A few months ago a tree was declared dead outside our house. They cut it off, took it out and left it on the pile of rubbish. Later during the day a friend showed me the tree. The people who took it out forgot to check its pulse. There was still life hidden inside the tree. A fresh shoot was growing out of the decaying, dying tree. There was still some energy, some life source and some potential left deep inside its roots. With a little bit of nurturing, a handful of bone meal and compost and a whole lot of grace from Mother Nature, the tree might survive the winter. So I took the tree and planted it in my back garden.
The little bugger is still growing.
More than two millennia’s ago a rebel prophet spoke of the coming kingdom of God as a new shoot growing out of a dead tree trunk. Just when you thought hope was lost, faith a waste of time and God declared dead by the woes of the world, something fresh and new springs to life.
A few centuries later the friends of Jesus thought of him as this new form of Hope. They called him “God Incarnated”.
There is an irony to this. Humans through the ages spoke of God as being big, powerful, strong and steady. This is hopefully all true. But then the friends of Jesus, in the light of the old prophet embraced a new way of thinking about God. The new sprig can easily brake. The death of the tree is a moment away. The hope they had was vulnerable and fragile. It was easy to miss and quick to disappear. It had to be nurtured, cared for and loved. It needed time to heal before it could grow.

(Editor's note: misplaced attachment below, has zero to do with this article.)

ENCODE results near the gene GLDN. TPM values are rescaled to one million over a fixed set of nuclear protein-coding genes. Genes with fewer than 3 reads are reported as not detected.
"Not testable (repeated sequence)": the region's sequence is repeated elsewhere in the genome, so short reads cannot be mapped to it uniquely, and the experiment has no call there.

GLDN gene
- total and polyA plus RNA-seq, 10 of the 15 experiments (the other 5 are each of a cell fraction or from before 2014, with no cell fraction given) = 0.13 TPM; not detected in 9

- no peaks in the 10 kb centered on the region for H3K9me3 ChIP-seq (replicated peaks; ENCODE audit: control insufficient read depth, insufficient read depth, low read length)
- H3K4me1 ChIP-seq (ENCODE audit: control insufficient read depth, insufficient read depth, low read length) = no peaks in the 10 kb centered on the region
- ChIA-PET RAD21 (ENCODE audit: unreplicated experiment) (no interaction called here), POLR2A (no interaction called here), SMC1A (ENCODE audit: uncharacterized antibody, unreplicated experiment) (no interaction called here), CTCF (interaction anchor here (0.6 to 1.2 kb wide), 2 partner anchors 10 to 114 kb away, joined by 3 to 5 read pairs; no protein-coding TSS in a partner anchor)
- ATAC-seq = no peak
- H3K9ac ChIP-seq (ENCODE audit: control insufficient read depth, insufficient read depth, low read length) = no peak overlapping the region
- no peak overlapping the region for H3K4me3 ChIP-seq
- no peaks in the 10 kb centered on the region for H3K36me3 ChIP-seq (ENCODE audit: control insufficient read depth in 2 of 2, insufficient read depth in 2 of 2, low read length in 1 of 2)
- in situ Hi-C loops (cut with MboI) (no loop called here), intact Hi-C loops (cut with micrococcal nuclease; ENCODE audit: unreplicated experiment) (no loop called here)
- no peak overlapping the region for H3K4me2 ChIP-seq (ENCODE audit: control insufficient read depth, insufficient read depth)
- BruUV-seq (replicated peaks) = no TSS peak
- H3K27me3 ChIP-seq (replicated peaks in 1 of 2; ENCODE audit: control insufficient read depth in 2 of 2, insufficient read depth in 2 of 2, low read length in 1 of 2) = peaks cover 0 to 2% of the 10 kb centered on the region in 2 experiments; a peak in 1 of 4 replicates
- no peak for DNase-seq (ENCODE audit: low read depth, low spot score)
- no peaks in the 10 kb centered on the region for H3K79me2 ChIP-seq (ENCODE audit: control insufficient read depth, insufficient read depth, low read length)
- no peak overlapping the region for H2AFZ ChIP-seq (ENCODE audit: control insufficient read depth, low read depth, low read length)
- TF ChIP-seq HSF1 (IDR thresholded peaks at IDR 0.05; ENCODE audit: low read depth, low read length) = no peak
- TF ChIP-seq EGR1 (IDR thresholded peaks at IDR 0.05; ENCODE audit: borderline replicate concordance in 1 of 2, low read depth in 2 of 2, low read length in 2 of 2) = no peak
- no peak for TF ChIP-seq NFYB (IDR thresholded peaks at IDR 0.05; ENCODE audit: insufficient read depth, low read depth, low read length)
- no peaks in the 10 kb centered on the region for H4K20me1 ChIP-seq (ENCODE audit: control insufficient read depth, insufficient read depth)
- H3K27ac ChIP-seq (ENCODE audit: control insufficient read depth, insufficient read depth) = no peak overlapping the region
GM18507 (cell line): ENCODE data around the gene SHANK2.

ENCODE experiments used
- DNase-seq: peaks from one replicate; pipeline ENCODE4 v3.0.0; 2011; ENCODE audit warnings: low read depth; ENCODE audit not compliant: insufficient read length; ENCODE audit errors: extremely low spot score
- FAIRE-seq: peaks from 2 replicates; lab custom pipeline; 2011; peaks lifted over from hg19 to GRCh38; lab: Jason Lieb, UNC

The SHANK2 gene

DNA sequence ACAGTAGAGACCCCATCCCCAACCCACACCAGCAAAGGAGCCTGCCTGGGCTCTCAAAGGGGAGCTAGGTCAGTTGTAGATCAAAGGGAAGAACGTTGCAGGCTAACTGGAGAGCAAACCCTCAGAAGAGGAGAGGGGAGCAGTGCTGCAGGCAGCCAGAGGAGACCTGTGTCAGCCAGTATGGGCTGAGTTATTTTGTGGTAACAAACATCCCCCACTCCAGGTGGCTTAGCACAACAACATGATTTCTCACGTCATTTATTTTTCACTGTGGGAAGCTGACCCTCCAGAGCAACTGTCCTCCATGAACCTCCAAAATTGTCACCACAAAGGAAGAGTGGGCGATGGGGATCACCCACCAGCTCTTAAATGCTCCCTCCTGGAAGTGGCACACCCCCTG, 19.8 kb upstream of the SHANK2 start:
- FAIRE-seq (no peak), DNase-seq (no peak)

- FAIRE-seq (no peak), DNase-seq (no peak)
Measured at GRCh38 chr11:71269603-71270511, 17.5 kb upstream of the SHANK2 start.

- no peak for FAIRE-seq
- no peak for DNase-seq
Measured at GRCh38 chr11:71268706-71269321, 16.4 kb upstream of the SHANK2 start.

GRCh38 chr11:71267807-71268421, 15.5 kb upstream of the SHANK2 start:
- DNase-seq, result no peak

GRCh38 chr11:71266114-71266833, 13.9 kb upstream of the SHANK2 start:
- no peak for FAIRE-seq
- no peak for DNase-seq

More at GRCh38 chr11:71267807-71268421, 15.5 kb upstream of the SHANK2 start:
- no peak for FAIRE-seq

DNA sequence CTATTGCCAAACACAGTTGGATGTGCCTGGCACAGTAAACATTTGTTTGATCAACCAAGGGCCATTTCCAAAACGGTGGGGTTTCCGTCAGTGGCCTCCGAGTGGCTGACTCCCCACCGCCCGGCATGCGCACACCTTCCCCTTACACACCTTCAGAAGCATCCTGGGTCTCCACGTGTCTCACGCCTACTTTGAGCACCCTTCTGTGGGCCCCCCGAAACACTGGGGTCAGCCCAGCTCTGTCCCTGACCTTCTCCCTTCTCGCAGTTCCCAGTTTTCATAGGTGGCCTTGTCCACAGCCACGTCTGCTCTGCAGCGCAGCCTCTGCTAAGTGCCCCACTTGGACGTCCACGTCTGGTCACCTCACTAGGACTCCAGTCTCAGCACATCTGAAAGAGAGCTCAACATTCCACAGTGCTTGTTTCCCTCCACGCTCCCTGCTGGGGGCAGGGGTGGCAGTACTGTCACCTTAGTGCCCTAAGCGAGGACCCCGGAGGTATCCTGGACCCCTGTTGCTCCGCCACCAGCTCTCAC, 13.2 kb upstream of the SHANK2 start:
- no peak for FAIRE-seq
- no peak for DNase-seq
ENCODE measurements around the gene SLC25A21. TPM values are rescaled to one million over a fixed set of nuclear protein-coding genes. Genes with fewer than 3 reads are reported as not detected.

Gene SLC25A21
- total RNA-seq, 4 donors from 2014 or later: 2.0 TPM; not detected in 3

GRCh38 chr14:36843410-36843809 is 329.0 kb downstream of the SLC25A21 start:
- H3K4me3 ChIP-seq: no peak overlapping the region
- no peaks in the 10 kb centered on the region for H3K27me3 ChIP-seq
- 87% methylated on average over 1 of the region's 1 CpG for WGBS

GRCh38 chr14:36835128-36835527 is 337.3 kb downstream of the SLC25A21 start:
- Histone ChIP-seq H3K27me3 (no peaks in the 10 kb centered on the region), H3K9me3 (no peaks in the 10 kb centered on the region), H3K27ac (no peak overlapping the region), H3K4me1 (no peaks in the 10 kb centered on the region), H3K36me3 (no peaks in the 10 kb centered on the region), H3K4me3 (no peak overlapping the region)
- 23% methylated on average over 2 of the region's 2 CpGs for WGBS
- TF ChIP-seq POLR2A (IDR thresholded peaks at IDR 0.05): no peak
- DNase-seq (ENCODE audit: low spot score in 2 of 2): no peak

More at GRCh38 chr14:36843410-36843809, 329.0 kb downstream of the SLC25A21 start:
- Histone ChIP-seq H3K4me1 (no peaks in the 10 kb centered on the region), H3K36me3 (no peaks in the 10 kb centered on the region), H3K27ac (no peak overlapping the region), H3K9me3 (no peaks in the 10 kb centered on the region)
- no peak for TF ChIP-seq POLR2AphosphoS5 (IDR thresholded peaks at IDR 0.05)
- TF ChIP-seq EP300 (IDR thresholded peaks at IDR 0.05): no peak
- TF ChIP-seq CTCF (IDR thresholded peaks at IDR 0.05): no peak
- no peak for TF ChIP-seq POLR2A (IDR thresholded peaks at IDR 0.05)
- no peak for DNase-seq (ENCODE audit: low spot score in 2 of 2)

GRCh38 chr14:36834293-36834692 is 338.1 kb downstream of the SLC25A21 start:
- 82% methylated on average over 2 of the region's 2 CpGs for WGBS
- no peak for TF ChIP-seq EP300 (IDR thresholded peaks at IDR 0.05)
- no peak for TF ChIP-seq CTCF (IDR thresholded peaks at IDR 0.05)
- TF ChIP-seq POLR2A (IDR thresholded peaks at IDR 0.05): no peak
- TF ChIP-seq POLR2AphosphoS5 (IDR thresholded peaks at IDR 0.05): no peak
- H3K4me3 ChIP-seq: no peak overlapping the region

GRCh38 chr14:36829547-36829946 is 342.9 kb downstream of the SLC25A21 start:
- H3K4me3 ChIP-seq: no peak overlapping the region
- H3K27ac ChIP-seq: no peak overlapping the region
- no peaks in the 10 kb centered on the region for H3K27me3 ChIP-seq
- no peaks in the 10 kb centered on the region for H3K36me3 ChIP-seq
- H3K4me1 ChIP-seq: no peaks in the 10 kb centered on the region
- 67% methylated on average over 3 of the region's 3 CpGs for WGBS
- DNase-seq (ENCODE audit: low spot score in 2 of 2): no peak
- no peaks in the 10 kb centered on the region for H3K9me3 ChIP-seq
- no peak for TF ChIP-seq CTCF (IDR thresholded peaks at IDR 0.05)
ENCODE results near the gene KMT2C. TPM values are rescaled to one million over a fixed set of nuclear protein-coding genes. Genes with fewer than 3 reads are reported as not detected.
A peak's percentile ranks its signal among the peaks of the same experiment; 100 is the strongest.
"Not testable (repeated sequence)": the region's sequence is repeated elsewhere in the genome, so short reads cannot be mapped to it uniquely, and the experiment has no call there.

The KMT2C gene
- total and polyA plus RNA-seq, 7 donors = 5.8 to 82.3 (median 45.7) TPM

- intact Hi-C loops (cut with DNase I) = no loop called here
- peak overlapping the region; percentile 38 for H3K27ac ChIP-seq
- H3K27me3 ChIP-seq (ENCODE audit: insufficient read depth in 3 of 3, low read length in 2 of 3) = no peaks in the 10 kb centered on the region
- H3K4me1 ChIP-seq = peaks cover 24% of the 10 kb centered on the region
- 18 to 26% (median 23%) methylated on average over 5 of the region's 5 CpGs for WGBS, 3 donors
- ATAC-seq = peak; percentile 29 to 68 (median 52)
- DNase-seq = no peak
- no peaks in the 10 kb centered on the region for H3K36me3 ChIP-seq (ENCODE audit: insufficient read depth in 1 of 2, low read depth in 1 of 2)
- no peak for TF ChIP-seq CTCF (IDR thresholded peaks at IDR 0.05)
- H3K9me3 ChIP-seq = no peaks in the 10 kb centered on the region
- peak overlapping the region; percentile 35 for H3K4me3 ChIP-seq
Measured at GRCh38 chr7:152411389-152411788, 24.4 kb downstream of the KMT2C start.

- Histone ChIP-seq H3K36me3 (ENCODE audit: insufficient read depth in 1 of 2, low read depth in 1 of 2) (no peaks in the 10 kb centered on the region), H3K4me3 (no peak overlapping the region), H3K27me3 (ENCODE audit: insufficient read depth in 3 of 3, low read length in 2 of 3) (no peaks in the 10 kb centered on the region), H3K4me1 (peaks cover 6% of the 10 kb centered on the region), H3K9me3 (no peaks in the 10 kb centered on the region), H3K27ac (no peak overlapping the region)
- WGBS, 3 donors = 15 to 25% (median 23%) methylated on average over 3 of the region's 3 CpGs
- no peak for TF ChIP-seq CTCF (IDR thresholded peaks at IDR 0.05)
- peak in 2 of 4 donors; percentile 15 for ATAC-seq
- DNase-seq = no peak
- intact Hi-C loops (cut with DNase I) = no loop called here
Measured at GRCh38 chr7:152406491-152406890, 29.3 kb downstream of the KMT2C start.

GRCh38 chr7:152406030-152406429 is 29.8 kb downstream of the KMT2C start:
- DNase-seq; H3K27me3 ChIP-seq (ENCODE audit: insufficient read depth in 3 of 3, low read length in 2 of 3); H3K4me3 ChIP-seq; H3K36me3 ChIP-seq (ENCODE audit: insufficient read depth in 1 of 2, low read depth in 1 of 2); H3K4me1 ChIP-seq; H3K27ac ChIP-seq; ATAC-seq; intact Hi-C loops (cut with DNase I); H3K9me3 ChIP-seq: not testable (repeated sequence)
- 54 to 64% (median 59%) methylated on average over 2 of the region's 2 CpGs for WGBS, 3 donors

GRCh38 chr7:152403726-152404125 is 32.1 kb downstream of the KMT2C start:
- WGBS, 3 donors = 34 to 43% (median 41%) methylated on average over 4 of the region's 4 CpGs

And here we are, the modern versions of the friends of Jesus, living in a society (secular and religious) obsessed with money, sex and power. Everything needs to be fast, strong, big and over the top and before we know it, the same applies to our God. So we build our churches either like castles or shopping malls. We plan our faith future with big budgets and measure the success and failure of our religious outcomes in terms of power, status, wealth and monetary growth.
But still the counter cultural images of the old prophets and the friends of Jesus echo in time, cut like a sword and scream like a woman in labour:
Faith takes time
Hope is fragile
Love is vulnerable
and God is somewhere in all of the above.